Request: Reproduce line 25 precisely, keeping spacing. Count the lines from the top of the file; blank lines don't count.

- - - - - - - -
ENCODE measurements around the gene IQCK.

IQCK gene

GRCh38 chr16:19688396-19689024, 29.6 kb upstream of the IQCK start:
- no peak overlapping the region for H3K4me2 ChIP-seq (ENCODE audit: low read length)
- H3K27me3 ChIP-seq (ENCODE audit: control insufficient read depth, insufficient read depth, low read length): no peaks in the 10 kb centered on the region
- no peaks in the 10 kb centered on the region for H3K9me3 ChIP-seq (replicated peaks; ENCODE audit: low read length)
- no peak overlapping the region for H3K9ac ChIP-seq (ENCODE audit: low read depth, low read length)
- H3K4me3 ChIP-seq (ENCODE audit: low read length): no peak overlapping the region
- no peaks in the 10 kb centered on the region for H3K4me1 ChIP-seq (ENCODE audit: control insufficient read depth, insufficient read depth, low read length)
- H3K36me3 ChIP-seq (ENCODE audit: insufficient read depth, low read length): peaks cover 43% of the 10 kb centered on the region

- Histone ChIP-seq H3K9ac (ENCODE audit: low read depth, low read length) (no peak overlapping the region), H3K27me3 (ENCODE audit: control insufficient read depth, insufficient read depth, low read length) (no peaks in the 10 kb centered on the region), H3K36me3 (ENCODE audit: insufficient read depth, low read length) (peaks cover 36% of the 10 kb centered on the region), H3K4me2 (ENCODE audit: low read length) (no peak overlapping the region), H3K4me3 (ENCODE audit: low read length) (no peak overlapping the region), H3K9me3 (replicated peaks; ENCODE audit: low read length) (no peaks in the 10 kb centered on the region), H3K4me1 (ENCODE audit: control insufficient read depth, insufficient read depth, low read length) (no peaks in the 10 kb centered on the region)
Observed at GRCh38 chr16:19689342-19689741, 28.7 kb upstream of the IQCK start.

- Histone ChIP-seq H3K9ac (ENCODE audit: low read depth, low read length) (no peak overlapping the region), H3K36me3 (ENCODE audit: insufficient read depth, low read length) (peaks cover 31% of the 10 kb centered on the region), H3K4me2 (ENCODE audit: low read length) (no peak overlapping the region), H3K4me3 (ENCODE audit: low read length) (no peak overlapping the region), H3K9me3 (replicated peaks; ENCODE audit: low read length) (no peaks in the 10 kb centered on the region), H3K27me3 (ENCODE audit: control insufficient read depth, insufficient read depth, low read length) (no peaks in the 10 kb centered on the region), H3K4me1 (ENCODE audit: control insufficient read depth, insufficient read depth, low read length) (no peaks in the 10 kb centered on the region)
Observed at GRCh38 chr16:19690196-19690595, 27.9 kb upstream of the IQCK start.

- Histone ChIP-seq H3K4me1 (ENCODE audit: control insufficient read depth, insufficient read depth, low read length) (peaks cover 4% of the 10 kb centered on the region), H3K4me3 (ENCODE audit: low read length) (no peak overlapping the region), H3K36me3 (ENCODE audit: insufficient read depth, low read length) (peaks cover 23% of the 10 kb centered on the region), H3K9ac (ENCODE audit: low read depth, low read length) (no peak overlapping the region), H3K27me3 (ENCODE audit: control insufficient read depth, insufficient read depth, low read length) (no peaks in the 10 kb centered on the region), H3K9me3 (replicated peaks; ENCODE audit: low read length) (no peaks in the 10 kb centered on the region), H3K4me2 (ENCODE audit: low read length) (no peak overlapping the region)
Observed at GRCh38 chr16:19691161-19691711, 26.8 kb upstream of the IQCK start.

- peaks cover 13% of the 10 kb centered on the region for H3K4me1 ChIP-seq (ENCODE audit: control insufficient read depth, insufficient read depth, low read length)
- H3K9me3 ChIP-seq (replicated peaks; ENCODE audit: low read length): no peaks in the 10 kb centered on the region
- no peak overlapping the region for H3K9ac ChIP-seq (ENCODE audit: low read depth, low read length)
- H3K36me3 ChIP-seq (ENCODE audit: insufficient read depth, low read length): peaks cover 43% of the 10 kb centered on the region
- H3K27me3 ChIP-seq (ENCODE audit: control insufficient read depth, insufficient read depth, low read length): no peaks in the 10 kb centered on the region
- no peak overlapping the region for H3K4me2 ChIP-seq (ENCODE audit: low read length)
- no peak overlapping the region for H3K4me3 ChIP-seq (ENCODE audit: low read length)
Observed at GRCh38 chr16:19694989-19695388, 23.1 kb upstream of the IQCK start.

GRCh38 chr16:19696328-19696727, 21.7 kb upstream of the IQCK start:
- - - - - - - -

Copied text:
GRCh38 chr16:19696328-19696727, 21.7 kb upstream of the IQCK start: